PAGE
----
A bipartisan bill introduced in the U.S. Senate last week seeks “to bring crypto assets within the regulatory perimeter” by granting oversight responsibility to the Commodity Futures Trading Commission (CFTC) for most forms of cryptocurrency.
The new bill, sponsored by Sens. Cynthia Lummis and Kirsten Gillibrand, builds on draft legislation that the pair introduced in the last session of Congress, but now comes in the wake of the collapse of cryptocurrency exchange FTX and amid a significant enforcement push by the Securities and Exchange Commission (SEC), which, in the absence of clear direction from Congress, has taken the position that nearly all digital assets are securities and thus within its jurisdiction. The Lummis–Gillibrand proposal envisions a much-reduced role for the SEC in regulating this asset class.
At the core of the bill is the grant of exclusive jurisdiction to the CFTC to regulate transactions involving “crypto assets,” which are defined as electronic assets that confer economic rights or rights of access that are recorded on a distributed ledger technology or a similar analogue. “Crypto assets” also include “ancillary assets,” which are assets such as crypto tokens that are sold in the context of investment contracts and often used to finance crypto projects at their early stages. Under the bill, even where the issuer of an ancillary asset “engaged in entrepreneurial or managerial efforts that primarily determined the value” of the token — which, under the test established by the Supreme Court in SEC v. W.J. Howey Co., 328 U.S. 293 (1946) and its progeny, is a factor that weighs in favor of treating an asset as a security — the token would be presumed to be a commodity and fall within the CFTC’s jurisdiction, as long as the issuer follows certain SEC disclosure requirements.
However, the SEC would still retain some jurisdiction over digital assets under the bill. To the extent that a digital asset confers “any  financial interest” in a “business entity,” including “a debt or equity interest,” “liquidation rights” or “an entitlement to an interest or dividend payment,” the asset would not be treated as a “crypto asset” or “ancillary asset” and would instead be subject to the SEC’s jurisdiction, as traditional securities are.
The bill also contemplates the formation of a self-regulatory organization (SRO) — a “customer protection and market integrity authority” — for the digital asset space. The SRO’s responsibilities would extend to fraud prevention and discipline, consumer protection, promotion of free trade and facilitation of cooperation between regulators. The bill further details the contours of the SEC and CFTC’s joint oversight authority over the SRO.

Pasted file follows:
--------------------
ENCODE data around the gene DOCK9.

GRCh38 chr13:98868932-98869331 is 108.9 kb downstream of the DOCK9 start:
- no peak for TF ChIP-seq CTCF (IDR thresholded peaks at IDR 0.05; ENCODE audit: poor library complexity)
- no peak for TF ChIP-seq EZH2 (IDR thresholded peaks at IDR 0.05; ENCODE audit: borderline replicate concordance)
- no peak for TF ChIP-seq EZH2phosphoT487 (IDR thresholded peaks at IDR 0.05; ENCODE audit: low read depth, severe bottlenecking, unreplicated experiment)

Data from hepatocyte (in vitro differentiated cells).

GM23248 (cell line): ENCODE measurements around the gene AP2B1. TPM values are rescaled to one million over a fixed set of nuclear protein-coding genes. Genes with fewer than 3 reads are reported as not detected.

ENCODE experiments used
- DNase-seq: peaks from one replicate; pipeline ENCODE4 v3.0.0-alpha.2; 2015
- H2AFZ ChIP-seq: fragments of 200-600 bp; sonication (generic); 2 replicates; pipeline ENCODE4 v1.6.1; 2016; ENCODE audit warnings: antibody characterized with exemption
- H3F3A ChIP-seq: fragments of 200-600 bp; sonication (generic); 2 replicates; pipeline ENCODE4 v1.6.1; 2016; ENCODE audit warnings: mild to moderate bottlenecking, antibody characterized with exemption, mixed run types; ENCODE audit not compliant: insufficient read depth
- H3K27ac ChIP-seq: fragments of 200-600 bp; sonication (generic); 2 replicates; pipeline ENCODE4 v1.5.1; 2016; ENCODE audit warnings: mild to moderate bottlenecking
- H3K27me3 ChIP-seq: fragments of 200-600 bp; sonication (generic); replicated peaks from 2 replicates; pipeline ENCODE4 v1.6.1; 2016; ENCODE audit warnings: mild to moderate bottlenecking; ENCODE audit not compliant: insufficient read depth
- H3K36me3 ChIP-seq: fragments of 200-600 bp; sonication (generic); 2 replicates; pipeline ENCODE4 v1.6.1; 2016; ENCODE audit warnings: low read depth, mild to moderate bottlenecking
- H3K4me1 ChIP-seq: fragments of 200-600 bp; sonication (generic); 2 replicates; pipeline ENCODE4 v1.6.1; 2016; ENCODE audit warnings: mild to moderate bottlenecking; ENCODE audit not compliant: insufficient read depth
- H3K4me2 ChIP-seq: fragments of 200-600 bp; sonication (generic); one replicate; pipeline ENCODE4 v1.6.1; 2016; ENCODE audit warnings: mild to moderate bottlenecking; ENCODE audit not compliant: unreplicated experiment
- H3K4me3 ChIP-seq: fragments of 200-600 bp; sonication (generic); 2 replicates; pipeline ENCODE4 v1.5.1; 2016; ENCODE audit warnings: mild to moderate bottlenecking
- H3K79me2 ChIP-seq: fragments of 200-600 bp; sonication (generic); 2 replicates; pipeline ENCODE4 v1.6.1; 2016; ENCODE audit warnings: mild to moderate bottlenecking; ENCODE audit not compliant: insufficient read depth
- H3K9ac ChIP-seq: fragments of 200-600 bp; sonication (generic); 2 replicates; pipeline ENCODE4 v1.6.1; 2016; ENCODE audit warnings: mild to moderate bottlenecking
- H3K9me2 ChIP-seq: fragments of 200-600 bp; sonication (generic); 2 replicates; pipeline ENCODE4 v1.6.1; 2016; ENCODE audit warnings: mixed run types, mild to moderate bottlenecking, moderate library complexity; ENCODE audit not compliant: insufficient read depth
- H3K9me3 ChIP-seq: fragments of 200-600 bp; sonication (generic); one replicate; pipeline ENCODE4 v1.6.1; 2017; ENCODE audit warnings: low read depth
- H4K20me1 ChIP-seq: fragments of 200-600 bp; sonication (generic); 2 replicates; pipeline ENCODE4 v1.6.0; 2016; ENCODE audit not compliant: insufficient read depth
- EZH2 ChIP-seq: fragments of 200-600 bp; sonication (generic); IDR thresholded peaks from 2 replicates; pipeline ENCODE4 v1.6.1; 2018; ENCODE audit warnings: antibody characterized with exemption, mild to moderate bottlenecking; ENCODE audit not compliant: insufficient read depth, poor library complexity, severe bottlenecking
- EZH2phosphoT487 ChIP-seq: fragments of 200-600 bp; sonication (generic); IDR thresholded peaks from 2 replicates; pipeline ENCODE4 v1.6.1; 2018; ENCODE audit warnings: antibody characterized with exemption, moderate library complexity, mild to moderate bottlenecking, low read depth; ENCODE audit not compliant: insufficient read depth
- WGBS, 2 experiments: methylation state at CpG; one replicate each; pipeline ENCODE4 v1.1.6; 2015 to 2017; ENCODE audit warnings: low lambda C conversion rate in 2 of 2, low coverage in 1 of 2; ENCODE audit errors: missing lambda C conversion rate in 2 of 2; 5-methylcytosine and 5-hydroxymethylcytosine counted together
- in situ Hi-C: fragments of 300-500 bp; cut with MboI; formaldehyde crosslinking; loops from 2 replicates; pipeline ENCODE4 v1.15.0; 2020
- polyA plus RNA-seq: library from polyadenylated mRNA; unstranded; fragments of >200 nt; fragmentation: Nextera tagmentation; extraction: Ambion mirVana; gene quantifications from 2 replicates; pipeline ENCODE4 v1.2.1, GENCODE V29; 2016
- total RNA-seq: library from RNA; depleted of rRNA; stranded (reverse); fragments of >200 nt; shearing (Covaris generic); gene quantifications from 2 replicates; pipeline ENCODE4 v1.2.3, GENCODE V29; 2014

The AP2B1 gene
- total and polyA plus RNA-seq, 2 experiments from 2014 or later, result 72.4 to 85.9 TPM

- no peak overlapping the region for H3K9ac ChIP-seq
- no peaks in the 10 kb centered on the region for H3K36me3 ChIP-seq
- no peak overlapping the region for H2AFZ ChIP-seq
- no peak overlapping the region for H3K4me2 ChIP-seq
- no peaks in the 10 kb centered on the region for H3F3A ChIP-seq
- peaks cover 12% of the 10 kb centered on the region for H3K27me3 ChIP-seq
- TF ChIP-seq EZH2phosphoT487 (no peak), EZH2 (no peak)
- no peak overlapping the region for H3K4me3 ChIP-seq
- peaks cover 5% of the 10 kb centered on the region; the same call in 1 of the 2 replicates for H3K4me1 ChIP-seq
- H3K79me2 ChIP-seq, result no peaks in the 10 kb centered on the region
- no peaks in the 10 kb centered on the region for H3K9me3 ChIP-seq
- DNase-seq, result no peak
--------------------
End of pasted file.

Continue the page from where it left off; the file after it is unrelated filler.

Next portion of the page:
Other notable aspects of the bill include:
- CFTC registration requirements for “crypto asset exchanges,” i.e., trading facilities that list one or more “crypto assets” (but not for “decentralized crypto asset exchanges,” recognizing the role of decentralized finance (DeFi) in the digital asset space).
- Segregation requirements for customer assets and restrictions on lending, including a ban on the rehypothecation of “crypto assets” by intermediaries.
- Separate treatment of “payment stablecoins” (digital assets pegged one-to-one to the value of the U.S. dollar), which could be issued only by depository institutions regulated by federal and state banking authorities — but with exclusive CFTC jurisdiction over any activity conducted by a CFTC registrant in relation to a payment stablecoin.
- A pathway to registration for prospective depository institutions that would be engaged solely in issuing payment stablecoins and related services.
- Extension of the wash-sale tax rule to purchases and sales of digital assets.
It remains to be seen whether the relevant Senate committees will take up the bill, and whether there will be political appetite for bipartisan regulatory overhaul in the lead-up to the 2024 election. If the bill does progress in the Senate, the text will undergo potentially significant modifications in the committee process before facing further uncertainty in the House of Representatives, where Republican representatives introduced a competing bill last month. In any case, the Lummis–Gillibrand bill represents an ambitious proposal to fit the emerging digital asset industry into the existing regulatory framework, though pointedly not the framework that the SEC is pressing in its enforcement actions.
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